A bullied and demoralized gay student at an all-boys school uses a magical flower derived from Shakespeare's "A Midsummer Night's Dream' to turn many in his community gay, including a comely rugby player for himself.
A "coming out" story that avoids all the tired cliches and stays committed to telling the stories of these characters, "East Side Story" examines bias of all kinds and features stirring performances by incredibly attractive actors.
After Marc dumps him, Kyle unites with Gwen and Tiffani to land sexually confused art model Troy by pretending to be straight. However, Marc wants Troy, too, and members from a notorious "ex-gay" group are slipping for the both of them.
Phillip J. Bartell
Emily Brooke Hands,
Chance Marquis, a confident, self-assured, quick-witted, perceptive, outspoken and clear-headed gay teenager, reflects back on his first year at an international high school. While meeting and making friends with an assortment of types, he also has the targeted attentions of a mirthless vice principal and a bullying, homophobic soccer jock out to make his life miserable. At home, Chance's perceptive little sister openly shares all his confidential secrets with their widowed career-army father seeking common ground with his atypical children. Introduced to a drag club, Chance finds fun and success in a cross-dressing contest, but a photo of his participation makes life at a school a living hell. Time to find out the depths of your friendships. Written by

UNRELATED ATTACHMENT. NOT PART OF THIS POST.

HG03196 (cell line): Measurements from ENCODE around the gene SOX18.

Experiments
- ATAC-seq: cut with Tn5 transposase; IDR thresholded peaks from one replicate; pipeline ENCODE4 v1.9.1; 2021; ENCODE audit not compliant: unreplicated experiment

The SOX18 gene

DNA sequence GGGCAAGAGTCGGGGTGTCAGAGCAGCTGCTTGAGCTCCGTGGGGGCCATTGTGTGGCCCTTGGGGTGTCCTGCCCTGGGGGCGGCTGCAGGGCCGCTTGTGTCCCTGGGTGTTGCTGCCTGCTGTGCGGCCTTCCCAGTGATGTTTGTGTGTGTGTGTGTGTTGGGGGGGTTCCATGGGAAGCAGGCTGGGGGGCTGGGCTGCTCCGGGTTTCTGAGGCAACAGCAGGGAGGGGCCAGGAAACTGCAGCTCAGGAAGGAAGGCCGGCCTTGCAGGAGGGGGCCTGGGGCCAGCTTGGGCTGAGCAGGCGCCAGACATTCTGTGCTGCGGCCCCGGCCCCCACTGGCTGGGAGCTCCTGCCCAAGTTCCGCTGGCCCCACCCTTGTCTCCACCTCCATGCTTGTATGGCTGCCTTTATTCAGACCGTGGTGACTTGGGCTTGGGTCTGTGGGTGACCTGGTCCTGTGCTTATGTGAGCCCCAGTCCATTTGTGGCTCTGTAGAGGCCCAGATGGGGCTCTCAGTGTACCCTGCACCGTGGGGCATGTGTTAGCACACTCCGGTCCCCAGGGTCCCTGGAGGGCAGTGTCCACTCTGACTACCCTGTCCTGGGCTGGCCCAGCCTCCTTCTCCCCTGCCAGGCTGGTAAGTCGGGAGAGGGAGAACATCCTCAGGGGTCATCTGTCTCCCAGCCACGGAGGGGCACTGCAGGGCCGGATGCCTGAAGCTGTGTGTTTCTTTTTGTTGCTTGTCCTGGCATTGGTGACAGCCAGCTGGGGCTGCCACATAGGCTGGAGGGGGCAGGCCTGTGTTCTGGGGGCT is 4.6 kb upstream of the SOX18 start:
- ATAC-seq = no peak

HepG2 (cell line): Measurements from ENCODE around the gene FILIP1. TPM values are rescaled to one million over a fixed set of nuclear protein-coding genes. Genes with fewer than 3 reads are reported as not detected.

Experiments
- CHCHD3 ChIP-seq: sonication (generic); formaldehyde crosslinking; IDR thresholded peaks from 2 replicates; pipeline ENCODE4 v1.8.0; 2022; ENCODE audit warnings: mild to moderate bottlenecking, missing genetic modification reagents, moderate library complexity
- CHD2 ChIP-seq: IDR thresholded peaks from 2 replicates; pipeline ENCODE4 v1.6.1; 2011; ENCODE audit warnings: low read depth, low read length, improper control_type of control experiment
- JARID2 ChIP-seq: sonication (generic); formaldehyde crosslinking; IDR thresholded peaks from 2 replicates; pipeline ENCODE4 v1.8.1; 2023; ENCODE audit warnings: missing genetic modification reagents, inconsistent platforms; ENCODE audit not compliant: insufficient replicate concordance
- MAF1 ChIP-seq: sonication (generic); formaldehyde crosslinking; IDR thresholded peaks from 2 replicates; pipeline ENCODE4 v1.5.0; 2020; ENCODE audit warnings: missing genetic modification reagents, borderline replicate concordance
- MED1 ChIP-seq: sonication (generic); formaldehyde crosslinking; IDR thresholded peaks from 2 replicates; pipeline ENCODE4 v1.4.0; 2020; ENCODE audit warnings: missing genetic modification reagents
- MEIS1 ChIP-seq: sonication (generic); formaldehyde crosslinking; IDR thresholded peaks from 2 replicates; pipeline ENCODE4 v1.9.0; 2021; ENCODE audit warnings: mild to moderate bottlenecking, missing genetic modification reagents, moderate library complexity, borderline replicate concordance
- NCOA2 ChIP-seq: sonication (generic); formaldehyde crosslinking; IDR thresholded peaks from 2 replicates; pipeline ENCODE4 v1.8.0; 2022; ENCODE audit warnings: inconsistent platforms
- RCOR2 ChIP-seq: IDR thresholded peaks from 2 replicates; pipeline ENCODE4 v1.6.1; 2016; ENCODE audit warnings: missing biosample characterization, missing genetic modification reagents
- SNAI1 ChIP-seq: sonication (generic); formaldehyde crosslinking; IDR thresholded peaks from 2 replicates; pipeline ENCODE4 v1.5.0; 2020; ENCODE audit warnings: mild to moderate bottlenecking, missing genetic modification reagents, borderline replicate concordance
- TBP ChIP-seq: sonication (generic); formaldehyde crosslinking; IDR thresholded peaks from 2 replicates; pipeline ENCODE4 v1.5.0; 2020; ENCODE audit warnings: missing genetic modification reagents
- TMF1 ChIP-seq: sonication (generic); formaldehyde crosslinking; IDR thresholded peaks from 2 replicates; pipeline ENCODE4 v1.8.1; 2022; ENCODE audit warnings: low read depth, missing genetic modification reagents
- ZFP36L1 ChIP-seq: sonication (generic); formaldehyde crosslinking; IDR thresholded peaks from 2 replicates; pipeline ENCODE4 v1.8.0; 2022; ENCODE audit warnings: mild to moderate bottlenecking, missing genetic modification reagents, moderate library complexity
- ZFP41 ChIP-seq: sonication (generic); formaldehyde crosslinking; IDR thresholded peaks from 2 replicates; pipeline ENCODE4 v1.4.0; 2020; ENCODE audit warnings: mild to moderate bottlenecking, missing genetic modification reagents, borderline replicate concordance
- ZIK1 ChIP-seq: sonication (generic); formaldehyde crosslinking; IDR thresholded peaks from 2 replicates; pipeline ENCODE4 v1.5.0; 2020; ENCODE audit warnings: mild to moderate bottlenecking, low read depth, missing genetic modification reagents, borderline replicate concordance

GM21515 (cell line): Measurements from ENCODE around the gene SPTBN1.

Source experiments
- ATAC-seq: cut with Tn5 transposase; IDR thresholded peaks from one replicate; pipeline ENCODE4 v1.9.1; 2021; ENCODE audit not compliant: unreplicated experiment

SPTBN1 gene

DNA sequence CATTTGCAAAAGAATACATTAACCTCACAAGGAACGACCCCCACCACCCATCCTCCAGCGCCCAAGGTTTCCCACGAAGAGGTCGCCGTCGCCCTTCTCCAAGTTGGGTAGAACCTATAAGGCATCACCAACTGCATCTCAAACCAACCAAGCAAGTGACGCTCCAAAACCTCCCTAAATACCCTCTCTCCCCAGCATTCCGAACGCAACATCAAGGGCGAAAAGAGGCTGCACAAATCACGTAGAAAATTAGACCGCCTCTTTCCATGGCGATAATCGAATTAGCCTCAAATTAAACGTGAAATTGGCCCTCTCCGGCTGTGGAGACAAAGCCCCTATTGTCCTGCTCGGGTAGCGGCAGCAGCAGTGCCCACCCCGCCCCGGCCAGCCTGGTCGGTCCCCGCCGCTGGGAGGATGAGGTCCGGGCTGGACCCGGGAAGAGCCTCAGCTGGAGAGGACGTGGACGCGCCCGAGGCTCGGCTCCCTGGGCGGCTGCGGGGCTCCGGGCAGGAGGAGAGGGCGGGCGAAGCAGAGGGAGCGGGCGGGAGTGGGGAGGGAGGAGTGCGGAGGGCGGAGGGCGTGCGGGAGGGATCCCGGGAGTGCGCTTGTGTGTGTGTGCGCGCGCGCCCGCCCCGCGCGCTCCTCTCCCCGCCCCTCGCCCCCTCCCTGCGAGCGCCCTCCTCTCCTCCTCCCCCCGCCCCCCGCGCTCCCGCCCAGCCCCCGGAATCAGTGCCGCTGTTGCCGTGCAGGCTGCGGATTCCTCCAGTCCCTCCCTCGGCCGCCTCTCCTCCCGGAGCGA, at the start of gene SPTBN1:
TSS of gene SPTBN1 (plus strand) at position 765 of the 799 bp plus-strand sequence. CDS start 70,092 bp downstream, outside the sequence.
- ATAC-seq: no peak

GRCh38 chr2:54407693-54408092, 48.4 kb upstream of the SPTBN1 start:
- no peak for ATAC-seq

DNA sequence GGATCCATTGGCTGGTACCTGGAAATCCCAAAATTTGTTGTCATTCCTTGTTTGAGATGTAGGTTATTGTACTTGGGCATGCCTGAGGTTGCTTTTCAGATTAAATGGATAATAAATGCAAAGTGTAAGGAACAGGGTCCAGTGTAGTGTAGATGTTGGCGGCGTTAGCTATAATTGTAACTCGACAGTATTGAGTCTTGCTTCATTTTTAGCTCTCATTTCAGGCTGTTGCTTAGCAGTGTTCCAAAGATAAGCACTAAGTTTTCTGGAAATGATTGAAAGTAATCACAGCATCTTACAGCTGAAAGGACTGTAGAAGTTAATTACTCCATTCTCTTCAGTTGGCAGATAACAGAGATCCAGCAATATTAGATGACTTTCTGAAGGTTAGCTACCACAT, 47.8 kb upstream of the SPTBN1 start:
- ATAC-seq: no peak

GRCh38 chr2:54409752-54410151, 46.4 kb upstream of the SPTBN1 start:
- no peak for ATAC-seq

Winner "Best of Fest" at Palm Springs Film Festival - Palm Springs, CA 2007 See more »
In an early scene, the vice-principal goes over Chance's academic history in an interview with Chance and states that he is known to sometimes channel deceased torch singers such as Rosemary Clooney, Dionne Warwick, and Ethel Merman; however, as the movie takes place in the 1980s (never indicating which exact year), the only singer of the three that might have been deceased is Ethel Merman (d. 1984). Rosemary Clooney died in 2002, and Ms. Warwick was still among the living going into 2013. See more »
You gotta be tough, Chance. That's the only way to survive in this life.
Did it ever occur to you that maybe I already am tough?
What? No, that's not what I meant.
No, I didn't think so, but then why would you when you've spent your entire adult life being trained to discern that which is only directly in front of your face? So when you look at me, all you see is everything you aren't and would never want to be. You don't see strength, just cowardice - and, let's face it, a big fag. So, if ...
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At the beginning, it was not well established that it is in Europe, in an American-style, English- immersion high school, which is not uncommon for cities with larger U.S. military bases nearby. They are free to U.S. military dependents and any remaining availability is open to local citizens wishing greater U.S. and/or English language exposure.
Also, being in Europe, the drinking age in most places is 16, and it is why seeing high school students in clubs that serve alcohol isn't too unusual. Unlike the U.S., by high school, a student in Europe is expected to be a responsible adult, and are given the rights of an adult such as drive, drink and legal sex.
"The Curiosity of Chance" is a good movie for young (questioning) Gays, from about 12 to 18. The lower ratings given here are from egocentric wannabe critics with an inability to see a movie through the eyes of its intended audience. It's sad these home critics cannot remember the struggles of being a Gay teen. This movie gives very good advice, albeit in an unsophisticated way but, it's a teen movie. Other good Gay teen movies are
"Beautiful Thing" (1996), "Edge of Seventeen" (1998), "L.I.E." (2001), "Cowboys & Angels" (2003), "Dream Boy" (2008), "Were The World Mine" (2008), "Noordzee (North Sea) Texas" (2011), "Struck by Lightning" (2012)
For our Gay Mormon, older teen, brothers, see "Latter Days" (2003) and "The Falls" (2012)
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